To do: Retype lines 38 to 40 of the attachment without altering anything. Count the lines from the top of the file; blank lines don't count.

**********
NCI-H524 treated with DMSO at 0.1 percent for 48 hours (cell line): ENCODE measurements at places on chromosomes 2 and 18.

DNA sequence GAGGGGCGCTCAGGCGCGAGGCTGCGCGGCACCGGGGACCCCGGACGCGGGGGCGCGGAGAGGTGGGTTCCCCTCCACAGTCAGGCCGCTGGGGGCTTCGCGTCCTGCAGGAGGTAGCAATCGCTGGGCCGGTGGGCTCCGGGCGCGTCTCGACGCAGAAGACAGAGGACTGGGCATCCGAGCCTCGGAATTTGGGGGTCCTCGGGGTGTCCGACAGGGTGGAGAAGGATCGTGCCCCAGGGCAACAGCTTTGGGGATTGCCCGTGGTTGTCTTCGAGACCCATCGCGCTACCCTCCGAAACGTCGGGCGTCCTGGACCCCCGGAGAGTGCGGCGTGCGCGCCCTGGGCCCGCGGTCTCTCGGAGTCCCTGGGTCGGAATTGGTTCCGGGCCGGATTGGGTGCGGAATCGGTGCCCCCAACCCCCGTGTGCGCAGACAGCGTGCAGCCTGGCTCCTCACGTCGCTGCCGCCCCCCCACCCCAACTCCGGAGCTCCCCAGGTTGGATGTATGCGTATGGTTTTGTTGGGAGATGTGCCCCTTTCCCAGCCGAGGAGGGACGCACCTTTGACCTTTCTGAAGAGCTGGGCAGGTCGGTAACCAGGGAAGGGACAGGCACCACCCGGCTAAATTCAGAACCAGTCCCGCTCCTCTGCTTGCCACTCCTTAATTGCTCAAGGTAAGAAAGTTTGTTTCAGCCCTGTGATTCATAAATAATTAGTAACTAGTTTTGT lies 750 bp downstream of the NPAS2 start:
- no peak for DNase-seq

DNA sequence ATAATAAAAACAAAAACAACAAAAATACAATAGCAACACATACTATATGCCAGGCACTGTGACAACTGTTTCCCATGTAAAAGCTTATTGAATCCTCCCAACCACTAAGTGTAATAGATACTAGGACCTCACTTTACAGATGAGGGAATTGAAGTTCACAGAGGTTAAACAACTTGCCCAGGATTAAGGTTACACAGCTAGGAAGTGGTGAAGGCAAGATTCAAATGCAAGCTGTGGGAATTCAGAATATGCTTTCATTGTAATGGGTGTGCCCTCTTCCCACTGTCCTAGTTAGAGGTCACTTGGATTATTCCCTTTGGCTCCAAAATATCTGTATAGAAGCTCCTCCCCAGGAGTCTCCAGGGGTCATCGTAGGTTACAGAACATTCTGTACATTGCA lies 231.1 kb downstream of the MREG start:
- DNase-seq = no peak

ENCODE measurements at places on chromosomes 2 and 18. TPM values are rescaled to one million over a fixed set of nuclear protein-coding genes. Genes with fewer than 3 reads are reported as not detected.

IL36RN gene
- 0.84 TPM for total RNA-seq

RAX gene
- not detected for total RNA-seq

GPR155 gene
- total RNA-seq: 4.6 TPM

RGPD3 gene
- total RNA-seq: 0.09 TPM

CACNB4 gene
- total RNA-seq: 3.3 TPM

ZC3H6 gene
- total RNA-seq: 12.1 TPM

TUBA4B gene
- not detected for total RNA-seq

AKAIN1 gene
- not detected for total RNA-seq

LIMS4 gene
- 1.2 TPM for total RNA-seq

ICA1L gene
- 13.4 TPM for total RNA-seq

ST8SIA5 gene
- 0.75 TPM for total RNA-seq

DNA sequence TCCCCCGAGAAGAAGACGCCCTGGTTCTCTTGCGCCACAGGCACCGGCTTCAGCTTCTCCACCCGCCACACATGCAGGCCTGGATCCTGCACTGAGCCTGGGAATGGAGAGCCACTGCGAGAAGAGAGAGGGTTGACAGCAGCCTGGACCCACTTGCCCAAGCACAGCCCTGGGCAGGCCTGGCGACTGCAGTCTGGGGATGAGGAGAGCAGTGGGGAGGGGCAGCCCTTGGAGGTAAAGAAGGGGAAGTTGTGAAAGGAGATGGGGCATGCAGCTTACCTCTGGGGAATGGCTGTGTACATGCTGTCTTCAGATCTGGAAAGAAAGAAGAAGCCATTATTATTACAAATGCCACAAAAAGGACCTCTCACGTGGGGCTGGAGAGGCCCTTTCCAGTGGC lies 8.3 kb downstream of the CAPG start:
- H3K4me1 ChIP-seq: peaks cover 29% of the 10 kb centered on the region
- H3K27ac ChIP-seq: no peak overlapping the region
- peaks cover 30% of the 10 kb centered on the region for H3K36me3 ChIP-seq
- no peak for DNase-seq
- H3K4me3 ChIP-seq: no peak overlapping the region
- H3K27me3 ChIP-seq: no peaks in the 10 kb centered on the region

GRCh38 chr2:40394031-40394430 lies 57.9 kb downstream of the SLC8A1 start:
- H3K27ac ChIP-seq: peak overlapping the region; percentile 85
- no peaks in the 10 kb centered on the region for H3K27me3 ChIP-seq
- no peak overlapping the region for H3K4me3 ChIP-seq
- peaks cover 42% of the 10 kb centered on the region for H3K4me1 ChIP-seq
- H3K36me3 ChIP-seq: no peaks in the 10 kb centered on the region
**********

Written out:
- no peaks in the 10 kb centered on the region for H3K27me3 ChIP-seq
- no peak overlapping the region for H3K4me3 ChIP-seq
- peaks cover 42% of the 10 kb centered on the region for H3K4me1 ChIP-seq